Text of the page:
Director, Co-Director of MMPU
The 2020s must be a decade in which we all help to solve the pressing problems that threaten humankind and our environment. These include climate change, pollution, biodiversity loss, and many others. Humanity has been placing too much pressure on the natural world, with devastating consequences – not least the COVID-19 pandemic, which experts have directly linked to habitat and biodiversity loss. We must act now to address these global problems and avoid catastrophic and irreversible damage to our planet. Our actions over the next 10 years will determine the future of life on Earth.
The Environmental Research Initiative (ERI) aims to identify the best ideas and to empower the brightest scientists, providing financial support to scientists to address global environmental problems using advanced molecular biology techniques. This is done at the moment by funding catalyst projects. In the future, we aspire towards the support of new groups, each focusing on a specific area of research linked to tackling pressing environmental challenges.
“I started the Environmental Research Initiative (ERI) because I see a tremendous chance in bringing EMBL’s world-leading know-how in the life sciences to the pressing problems of our times. Join me to help find new and creative solutions through research as the most effective way to preserve our environment.”
Let’s make it our joint responsibility, as citizens of our planet, to mitigate the damage done to our environment and invest in finding solutions.
With your support, ERI can create new opportunities to empower brilliant young scientists to address environmental problems, using the latest developments in molecular biology.
Your donation and the investments we make today in life science research will help us secure a healthier planet for our children, grandchildren, and generations to come.
The ocean covers about 70% of the Earth’s surface and is home to about one million species. However, pollution is a major threat to the ocean and its diverse ecosystems. One of these natural ecosystems known as microbial mats – multi-layered communities of microorganisms in the ocean – possesses the remarkable ability to degrade pollutants such as oil, microplastics, and even some heavy metals. New spatial -omics techniques at EMBL can help us better understand how these ‘natural vacuum cleaners’ break down chemical pollutants from the oceans, making it possible to design microbial mats that target specific pollutants. This way, they could be produced and deployed at no additional cost to the environment. (Required budget: €48,000/12 months; Budget funded so far: €28,295)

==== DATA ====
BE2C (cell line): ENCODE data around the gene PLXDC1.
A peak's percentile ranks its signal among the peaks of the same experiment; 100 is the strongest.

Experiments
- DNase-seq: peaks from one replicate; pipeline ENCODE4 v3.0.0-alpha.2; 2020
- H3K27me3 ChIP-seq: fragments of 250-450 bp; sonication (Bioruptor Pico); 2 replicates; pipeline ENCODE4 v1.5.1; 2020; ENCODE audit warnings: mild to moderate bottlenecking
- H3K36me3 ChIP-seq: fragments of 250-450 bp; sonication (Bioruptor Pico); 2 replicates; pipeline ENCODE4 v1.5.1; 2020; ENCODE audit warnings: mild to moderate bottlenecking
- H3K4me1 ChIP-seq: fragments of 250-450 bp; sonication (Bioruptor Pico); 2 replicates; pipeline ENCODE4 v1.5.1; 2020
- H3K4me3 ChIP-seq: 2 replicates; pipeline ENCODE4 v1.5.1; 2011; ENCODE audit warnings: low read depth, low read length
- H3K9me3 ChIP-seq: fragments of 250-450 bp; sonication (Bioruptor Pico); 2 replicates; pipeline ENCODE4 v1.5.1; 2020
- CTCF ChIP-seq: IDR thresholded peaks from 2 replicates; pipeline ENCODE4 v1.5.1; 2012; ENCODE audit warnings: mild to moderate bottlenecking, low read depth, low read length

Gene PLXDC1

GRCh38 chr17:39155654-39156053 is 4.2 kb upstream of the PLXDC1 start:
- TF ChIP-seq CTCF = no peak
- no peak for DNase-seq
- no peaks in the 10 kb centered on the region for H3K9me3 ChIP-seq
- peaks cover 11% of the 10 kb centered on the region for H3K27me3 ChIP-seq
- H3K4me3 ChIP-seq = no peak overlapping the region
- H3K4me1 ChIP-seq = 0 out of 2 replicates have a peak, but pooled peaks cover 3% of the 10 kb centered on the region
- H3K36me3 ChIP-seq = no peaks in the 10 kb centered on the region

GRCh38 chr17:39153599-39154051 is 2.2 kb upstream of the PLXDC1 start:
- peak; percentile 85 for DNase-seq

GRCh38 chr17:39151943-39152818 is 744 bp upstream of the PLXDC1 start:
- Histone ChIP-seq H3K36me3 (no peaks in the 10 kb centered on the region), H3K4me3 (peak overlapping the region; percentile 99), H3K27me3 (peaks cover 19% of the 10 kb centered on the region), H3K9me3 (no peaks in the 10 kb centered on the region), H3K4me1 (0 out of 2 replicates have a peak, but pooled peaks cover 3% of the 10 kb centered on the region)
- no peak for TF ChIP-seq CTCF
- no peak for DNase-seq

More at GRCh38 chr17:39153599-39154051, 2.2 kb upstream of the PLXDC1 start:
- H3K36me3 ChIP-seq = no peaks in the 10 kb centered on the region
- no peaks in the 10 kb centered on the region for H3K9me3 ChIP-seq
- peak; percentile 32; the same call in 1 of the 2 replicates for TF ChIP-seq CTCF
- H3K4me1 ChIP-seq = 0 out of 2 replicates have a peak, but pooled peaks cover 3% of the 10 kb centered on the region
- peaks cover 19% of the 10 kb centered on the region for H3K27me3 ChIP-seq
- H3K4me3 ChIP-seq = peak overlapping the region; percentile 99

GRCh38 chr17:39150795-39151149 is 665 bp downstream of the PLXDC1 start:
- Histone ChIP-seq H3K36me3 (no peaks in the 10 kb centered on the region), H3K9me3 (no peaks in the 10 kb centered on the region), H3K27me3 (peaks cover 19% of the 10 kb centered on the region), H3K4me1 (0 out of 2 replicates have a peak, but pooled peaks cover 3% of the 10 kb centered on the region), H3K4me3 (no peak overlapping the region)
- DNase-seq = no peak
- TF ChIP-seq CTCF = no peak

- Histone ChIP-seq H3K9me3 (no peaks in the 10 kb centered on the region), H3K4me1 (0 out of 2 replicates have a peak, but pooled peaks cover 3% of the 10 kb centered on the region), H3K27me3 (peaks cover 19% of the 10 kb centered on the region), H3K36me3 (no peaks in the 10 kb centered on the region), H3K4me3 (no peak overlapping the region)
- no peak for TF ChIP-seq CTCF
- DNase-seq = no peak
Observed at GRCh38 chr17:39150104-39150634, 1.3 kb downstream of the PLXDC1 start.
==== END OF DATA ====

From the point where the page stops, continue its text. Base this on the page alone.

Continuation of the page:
Please visit the Pepperkok group page for more information.
An accumulation of pollutants in organisms caused by agriculture, industry, and pharmaceuticals is harming marine biodiversity, ecosystems and seafood. Plankton, tiny organisms carried by tides and currents, are gatekeepers of bioaccumulation, but there is currently a knowledge gap in this area.
This project will research plankton as bioindicators rather than fish or molluscs, which are typically used as marine bioindicators. Plankton have advantages compared to bigger species, because they control the first step of bioaccumulation, and because they initiate cascades that have knock-on effects on the rest of the ecosystem.